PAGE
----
For paddles, I have a set of Larry’s (N0SA) SOTA paddles. I love these paddles. When I go on an activation/Portable Operation, I bring these and my Begali Travelers. If I was going to do a SOTA activation, I would just bring Larry’s Paddles. Next was a trip to Tractor Supply Company (TSC) for a sheet of 16 ga. Steel. That set me back $16. I cut it to 3″ by 3 1/2″ using a cutoff wheel on my grinder.

I already have a stand I made out of 1″ x 1″ angle aluminum so I cut this to fit behind it.

The blue on the metal is Dykem Blue which is a layout fluid. In creating this project, I am only using hand tools. Power tools consisted of a grinder with a cut-off wheel. a hand drill, and my trusty Dremel tool. Here is a picture of me giving the mount a rough finish with a file.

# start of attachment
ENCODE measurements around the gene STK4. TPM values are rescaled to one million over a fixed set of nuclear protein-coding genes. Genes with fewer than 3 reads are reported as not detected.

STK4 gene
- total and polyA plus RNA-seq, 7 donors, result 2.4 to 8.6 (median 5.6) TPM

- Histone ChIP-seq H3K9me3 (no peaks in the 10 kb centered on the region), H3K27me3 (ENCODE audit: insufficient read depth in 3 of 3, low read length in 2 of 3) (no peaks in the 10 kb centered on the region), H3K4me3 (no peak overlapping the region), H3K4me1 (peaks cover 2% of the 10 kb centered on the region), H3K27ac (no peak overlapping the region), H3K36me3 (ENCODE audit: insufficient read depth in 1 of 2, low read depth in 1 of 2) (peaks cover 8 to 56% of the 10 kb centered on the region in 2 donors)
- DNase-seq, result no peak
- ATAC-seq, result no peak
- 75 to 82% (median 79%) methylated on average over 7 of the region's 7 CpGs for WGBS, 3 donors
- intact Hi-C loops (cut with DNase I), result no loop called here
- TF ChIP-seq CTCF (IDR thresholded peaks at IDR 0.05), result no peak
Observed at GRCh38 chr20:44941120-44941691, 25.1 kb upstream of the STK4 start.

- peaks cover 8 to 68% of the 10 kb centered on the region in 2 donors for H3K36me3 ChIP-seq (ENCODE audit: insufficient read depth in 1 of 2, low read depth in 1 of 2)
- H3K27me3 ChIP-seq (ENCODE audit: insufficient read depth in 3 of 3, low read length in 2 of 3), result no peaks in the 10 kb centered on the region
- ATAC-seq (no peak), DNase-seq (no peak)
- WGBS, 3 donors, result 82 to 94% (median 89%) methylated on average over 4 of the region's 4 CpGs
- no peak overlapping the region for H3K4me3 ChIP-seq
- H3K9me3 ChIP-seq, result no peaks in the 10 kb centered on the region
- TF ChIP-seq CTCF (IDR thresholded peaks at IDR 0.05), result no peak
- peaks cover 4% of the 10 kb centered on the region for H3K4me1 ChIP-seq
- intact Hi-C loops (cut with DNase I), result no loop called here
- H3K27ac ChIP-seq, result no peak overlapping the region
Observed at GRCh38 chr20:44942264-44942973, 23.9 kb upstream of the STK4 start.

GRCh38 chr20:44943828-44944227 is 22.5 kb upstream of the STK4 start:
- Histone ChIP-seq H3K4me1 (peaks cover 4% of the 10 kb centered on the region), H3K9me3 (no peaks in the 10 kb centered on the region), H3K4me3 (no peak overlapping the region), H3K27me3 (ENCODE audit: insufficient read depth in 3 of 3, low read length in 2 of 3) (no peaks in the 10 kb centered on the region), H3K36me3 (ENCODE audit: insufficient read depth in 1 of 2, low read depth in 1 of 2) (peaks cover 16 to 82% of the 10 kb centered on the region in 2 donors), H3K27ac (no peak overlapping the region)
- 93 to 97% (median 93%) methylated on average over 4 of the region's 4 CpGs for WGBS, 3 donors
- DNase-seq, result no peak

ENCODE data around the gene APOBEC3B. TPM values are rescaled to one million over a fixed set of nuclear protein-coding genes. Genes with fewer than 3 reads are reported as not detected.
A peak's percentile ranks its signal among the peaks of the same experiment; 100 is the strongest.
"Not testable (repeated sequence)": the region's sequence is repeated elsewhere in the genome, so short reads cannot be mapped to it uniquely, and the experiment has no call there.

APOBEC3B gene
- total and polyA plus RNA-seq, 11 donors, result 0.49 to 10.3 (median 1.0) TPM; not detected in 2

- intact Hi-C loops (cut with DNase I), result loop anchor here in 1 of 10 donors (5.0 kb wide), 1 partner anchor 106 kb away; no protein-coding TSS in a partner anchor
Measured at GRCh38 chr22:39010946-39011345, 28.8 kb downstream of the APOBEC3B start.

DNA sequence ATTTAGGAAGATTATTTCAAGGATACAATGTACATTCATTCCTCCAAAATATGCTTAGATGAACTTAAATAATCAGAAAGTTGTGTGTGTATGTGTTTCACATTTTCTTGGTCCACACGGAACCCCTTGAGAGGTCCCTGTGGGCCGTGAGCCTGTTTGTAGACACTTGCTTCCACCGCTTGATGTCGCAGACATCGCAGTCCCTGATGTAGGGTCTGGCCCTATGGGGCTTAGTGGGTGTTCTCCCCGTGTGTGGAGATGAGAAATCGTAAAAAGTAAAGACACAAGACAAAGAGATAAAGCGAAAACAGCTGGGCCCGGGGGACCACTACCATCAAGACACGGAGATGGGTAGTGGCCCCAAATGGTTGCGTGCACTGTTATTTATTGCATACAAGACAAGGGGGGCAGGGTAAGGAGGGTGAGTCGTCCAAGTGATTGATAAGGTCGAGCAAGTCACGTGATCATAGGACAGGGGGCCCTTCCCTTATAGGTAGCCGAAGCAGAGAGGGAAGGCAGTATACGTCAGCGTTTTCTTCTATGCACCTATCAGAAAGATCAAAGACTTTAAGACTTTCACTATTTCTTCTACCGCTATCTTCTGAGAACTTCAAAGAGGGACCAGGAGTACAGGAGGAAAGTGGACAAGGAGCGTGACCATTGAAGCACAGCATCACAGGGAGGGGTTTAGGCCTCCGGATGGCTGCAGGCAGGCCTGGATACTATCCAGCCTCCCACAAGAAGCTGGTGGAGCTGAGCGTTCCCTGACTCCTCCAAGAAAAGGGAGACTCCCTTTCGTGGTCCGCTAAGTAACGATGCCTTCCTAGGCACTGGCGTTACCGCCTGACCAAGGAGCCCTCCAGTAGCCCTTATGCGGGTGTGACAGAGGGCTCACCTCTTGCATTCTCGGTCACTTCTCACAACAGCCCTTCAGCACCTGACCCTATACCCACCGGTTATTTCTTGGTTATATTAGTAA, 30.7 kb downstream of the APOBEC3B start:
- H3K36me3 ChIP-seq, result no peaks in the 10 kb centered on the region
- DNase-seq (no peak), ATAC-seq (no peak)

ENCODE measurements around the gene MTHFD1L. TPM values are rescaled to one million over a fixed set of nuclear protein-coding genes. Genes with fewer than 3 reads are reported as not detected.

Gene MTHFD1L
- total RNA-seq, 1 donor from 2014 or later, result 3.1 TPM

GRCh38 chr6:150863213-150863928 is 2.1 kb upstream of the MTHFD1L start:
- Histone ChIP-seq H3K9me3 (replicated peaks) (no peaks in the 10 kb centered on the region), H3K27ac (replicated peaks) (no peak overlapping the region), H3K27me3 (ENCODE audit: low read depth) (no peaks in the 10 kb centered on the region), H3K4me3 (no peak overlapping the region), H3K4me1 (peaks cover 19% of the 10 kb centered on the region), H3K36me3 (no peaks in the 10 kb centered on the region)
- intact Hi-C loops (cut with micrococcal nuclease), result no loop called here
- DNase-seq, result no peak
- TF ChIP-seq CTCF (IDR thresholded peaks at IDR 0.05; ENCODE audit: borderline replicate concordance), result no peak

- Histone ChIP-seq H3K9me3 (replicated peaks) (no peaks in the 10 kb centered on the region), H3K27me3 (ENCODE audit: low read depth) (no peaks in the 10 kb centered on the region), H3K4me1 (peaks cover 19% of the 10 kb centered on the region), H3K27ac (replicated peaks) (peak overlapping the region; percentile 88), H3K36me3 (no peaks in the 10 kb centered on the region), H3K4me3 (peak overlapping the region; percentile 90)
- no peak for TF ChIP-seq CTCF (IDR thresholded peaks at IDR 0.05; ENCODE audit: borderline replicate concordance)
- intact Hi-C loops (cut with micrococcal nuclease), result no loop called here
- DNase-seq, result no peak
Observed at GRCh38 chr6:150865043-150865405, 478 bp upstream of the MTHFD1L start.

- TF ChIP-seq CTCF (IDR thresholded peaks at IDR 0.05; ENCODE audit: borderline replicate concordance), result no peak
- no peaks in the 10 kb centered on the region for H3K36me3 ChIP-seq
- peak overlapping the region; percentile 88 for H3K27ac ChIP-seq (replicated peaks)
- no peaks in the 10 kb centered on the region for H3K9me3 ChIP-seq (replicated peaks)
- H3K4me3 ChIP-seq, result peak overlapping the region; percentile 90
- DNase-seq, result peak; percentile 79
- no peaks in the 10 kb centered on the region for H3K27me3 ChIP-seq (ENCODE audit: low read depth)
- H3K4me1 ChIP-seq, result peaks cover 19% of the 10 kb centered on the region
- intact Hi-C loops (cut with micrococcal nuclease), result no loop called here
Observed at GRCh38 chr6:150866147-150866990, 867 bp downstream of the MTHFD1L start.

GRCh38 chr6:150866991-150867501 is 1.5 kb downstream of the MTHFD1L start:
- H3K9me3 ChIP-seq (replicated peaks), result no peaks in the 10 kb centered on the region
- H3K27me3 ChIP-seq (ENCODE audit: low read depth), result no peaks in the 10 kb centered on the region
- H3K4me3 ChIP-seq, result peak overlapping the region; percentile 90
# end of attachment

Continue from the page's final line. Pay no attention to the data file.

My next step was to install the mount on the radio. I left the tail that will hold the paddles a little long to see where I wanted the paddles.

I am right handed so I mounted the paddle to the right of the radio. As a child, I broke my right wrist and lost a little range of movement so for me, I cannot use a paddle straight on. I found an angle of about 40 degrees to be about right. I also bent the mount down a bit to get the paddles close to level.

I turned one of the machine screw holes into a slot. That way I only have to remove one screw to install and remove the mount.

Next is a coat of primer, followed by a coat of flat black. I also added a clear coat to increase the durability of the finish.

Here is the finished product installed on the radio with the paddles.

The screws that hold the paddle to the mount are #4-40 x 1/4″. I am going to change the hex head bolts that hold the tilt stand/paddle mount to the radio with M4 x 10mm knurled head bolts so I can remove/install without tools. The mount itself weighs in at about 1 ounce.